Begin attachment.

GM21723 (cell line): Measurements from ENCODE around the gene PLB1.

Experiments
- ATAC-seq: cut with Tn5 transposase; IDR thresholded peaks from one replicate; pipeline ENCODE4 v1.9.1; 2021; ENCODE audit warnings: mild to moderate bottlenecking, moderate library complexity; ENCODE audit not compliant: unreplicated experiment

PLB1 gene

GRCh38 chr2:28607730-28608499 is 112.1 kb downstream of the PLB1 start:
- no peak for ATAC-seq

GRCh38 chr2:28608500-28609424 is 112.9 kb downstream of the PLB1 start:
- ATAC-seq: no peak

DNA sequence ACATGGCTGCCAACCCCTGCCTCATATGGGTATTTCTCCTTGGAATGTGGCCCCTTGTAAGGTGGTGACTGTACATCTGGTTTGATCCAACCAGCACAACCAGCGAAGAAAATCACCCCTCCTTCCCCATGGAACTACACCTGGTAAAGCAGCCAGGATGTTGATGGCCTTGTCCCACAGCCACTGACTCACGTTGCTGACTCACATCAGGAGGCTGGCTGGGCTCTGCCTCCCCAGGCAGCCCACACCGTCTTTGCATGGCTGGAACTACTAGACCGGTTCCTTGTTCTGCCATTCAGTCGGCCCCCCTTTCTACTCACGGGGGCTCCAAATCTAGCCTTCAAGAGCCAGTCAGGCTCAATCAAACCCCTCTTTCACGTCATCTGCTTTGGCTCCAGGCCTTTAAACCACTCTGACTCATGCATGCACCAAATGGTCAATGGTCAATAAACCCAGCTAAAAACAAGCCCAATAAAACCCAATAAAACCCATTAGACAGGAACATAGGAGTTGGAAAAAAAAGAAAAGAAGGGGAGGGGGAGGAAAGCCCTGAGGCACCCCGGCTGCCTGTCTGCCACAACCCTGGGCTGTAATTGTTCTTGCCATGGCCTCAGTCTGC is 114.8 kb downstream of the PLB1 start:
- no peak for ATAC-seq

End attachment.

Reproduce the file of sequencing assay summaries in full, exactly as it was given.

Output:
GM21723 (cell line): Measurements from ENCODE around the gene PLB1.

Experiments
- ATAC-seq: cut with Tn5 transposase; IDR thresholded peaks from one replicate; pipeline ENCODE4 v1.9.1; 2021; ENCODE audit warnings: mild to moderate bottlenecking, moderate library complexity; ENCODE audit not compliant: unreplicated experiment

PLB1 gene

GRCh38 chr2:28607730-28608499 is 112.1 kb downstream of the PLB1 start:
- no peak for ATAC-seq

GRCh38 chr2:28608500-28609424 is 112.9 kb downstream of the PLB1 start:
- ATAC-seq: no peak

DNA sequence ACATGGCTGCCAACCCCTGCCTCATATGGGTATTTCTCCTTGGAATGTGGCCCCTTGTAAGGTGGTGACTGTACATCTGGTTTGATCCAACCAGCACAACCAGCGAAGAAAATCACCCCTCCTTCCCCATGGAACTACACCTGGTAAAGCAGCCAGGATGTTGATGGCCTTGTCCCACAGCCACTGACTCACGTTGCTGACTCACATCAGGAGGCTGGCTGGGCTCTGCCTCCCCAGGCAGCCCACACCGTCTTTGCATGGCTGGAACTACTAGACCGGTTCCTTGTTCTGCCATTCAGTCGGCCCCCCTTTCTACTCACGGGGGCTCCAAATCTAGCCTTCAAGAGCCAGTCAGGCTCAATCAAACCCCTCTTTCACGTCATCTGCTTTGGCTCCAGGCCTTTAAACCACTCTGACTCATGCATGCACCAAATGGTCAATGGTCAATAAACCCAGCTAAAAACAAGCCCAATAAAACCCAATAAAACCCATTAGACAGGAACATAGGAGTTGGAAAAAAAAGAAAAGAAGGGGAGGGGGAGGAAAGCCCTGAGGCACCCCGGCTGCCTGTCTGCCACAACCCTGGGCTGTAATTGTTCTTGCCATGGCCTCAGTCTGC is 114.8 kb downstream of the PLB1 start:
- no peak for ATAC-seq